The Workers’ Accident Insurance system, created by Otto von Bismarck in Prussia in 1881 was the model for Europe and USA. By the late 19th century, U.S. policy-makers desired a workers injury compensation law but disagreed over following the German or the system in Britain. This German system was insurance-based removing employees’ right to sue, while the British system preserved the right to sue. Before compensation laws, USA dealt with employee injuries only through litigation and thereafter, opted for the German example.
In 1855, Alabama and Georgia passed the Employer Liability Acts and 26 states followed and ratified similar acts from 1855 until 1907. Early laws enabled injured employees to go ahead and sue their employer and prove an omission or negligent act, as set forth in Britain’s 1880 Act. But workers’ compensation laws differed from state to state whether voluntary or required. In some states, employers became liable for the cost of employees’ injuries. In some states, the employers were allowed to choose whether or not to come under compensation laws while in others, employers chose either system. A side-effect of early compensation laws, created incentives for employers to fire or refuse hiring employees with disabilities or health conditions that made them expensive to injure, such as a one-eyed person. By 1949, all American states had enacted and set in place a workers’ compensation program.
FILING THE FIRST INJURY REPORT
The claims process does not start with your injury but only upon the insurance company receiving the claim notice. You first report injuries to your employer or boss in writing and thereafter you ensure they file a “First Report of Injury” form. If they do not want to file this report, you either file it personally or get an attorney to file on your behalf. After filing this report and the insurance company contacts you, talk to a competent lawyer instead directly with the insurance company. Talking to Expert Compensation lawyers eliminates inadvertently hurting the claim when describing the accident or circumstances leading to it. In the USA, workers’ compensation is basically a state-based system and is compulsory for all employers in most states, except Texas. Due to complex paperwork, the process steps need to be better understood.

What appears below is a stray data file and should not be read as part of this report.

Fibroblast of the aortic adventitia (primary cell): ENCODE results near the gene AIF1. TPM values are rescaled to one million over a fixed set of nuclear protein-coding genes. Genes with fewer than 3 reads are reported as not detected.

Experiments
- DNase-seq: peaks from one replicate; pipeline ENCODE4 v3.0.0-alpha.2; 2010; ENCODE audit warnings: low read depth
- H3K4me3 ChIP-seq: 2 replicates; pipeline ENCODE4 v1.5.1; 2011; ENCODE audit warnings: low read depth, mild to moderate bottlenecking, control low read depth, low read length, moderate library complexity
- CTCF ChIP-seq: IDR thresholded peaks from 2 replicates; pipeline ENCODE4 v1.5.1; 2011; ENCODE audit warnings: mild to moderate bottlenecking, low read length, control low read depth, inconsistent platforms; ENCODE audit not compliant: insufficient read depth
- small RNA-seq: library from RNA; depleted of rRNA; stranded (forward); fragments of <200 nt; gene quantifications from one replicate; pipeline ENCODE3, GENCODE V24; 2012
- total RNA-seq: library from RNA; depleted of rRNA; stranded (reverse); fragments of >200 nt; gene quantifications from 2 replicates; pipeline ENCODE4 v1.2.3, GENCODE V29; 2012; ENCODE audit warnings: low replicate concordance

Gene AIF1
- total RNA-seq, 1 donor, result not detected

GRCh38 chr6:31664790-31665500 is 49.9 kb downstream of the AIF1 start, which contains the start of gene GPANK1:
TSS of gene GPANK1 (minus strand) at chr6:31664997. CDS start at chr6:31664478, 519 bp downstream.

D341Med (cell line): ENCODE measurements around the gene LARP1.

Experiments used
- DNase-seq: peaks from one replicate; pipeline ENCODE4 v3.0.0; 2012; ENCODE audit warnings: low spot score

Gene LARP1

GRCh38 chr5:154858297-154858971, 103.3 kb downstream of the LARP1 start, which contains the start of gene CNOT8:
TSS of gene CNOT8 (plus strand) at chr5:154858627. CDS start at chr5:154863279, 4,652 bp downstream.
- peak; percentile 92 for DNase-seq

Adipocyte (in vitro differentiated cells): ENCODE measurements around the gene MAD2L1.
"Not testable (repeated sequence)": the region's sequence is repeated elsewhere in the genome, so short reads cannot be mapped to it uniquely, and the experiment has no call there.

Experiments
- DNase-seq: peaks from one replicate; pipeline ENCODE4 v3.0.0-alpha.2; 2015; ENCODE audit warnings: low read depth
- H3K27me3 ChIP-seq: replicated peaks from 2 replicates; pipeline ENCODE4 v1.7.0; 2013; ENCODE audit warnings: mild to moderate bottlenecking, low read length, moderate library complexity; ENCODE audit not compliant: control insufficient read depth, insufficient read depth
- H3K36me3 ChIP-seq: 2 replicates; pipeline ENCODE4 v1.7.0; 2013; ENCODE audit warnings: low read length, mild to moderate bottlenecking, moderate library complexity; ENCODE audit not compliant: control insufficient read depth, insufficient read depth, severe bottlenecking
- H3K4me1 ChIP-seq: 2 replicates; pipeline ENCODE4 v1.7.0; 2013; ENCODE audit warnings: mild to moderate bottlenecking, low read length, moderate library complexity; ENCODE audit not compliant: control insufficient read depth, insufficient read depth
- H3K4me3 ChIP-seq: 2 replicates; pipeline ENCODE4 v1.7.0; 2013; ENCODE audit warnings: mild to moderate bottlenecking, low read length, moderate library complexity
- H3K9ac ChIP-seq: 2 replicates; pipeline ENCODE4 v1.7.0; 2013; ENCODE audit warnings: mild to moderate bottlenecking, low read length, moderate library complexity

SCHEDULING OF THE DEPOSITION AND SETTLEMENT
Your deposition (usually treated as a recorded statement) is important as the insurer verifies injuries and claims and is used in the claims process, against you. Your attorney is essential during the deposition, as employee /Insurance Company attorneys and a court reporter attend these depositions. Your attorney discusses settlement amount expected or the offer made by the other party. If you counter initial offers, revised offers are possible. Reasonable compensation is discussed with your lawyer, without further dragging, if a reasonably close offer is made. If settlement is reached, paid medical expenses are deducted, with all involved signing the settlement. The judge signs the award letter, enabling payments sent to your lawyer.
Without agreement of settlement, the case proceeds to a hearing, where you appear before a judge to explain your various injuries as well and why you are eligible for a settlement. A lawyer is needed at this stage to ask questions related to the injuries and explain your position better. After the hearing, the judge gives a decision, leading to an amount being forwarded or an appeal is filed.